The big gainer today on all three exchanges is a heretofore-obscure little maker of body armor, DHB Industries(AMEX: DHB). The stock jumped 35% out of the gate this morning and a staggering 133% over the last 52 weeks while the Standard & Poor's 500 struggles to keep in positive territory.

What's propelling the stock higher -- today, at least -- is word of a U.S. Army order for $239.4 million in body armor, which brings total defense orders to $381 million for the last eight months and the company's backlog to $415 million. Those are staggering numbers for a company that has trailing annual sales of $260 million.

Of course, the news is barely news to subscribers of Motley Fool Hidden Gems. After all, DHB has been on Tom Gardner's Watch List and has long been a favorite topic of discussion among the small-cap-obsessed Hidden Gems community members.

Like many gems, DHB is also a market leader in a rapidly growing industry -- one that you expect to be dominated by usual suspects General Dynamics(NYSE: GD) or Raytheon(NYSE: RTN). Even competitor Armor Holdings(NYSE: AH) is broadly diversified and has an anemic 6.6% return on equity (ROE). Getting warmer, Ceradyn(Nasdaq: CRDN) specializes in lightweight ceramics, is debt-free, and delivers an impressive 32.7% ROE, but is likewise less of a pure play.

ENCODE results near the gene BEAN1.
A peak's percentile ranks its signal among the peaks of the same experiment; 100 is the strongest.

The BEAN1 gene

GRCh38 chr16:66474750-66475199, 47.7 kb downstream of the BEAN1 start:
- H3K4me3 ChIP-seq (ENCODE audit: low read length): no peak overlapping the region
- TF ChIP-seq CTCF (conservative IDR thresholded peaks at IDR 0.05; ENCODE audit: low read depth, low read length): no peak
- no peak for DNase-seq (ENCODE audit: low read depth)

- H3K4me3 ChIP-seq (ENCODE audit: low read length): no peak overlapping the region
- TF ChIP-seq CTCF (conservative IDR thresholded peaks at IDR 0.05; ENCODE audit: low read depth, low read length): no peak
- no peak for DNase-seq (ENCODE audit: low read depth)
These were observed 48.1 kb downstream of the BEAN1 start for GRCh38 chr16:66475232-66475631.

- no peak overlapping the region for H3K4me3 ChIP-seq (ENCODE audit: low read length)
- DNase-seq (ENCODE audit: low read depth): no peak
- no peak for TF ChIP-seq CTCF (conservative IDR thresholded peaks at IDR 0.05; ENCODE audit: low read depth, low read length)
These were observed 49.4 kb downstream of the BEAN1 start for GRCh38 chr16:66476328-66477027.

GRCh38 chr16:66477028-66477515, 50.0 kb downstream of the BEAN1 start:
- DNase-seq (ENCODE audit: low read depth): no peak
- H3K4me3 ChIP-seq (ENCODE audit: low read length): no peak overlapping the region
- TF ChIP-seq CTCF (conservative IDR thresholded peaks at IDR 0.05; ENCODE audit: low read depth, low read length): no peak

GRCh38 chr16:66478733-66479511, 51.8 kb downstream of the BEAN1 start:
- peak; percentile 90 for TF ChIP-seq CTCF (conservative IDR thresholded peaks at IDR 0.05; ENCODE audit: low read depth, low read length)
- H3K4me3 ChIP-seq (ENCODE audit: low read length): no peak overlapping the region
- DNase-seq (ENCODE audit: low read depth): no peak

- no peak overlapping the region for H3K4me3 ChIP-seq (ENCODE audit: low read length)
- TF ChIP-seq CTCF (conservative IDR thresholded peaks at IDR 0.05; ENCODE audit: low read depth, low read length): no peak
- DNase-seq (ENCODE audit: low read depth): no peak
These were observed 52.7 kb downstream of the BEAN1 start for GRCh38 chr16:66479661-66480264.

By comparison, a vast majority of DHB's sales come from the rapidly growing body armor market. The stock sells for -- even after today's explosive gain -- a price-to-earnings ratio in line with the group. With a solid 48.4% ROE, DHB is still not overpriced when compared with its peers.

But is it the next Taser(Nasdaq: TASR)? Not quite. While DHB shareholders would love to see their stock jump 1,300% in 52 weeks, Taser has no competition and abnormal 27% profit margins (compared with DHB's 4%). Read Rich Smith's view, too, for a rather sobering look at DHB.

That said, DHB gives you strong free cash flow, growing revenue, and exposure to a market with rapid growth potential. Likely, that's what caught Tom Gardner's eye back in the day. Now, with word of the recent government orders, this one looks to be running away with the armor business. That can only be good news for shareholders.

Fool contributor W.D. Crotty does not own stock in any of the companies mentioned.

Mo re on Fool.com Today

It's been one year since a "bear scare." Rex Moore asks, "What have we learned?" in Battling the Bears.... And Ben McClure officiates the battle between Cisco and Juniper in the Internet router war. Want to know which tech company he has coming out on top? Check out Cisco vs. Juniper for the answer.

In other news:

For a list of all our stories from today, see our Today's Headlines page.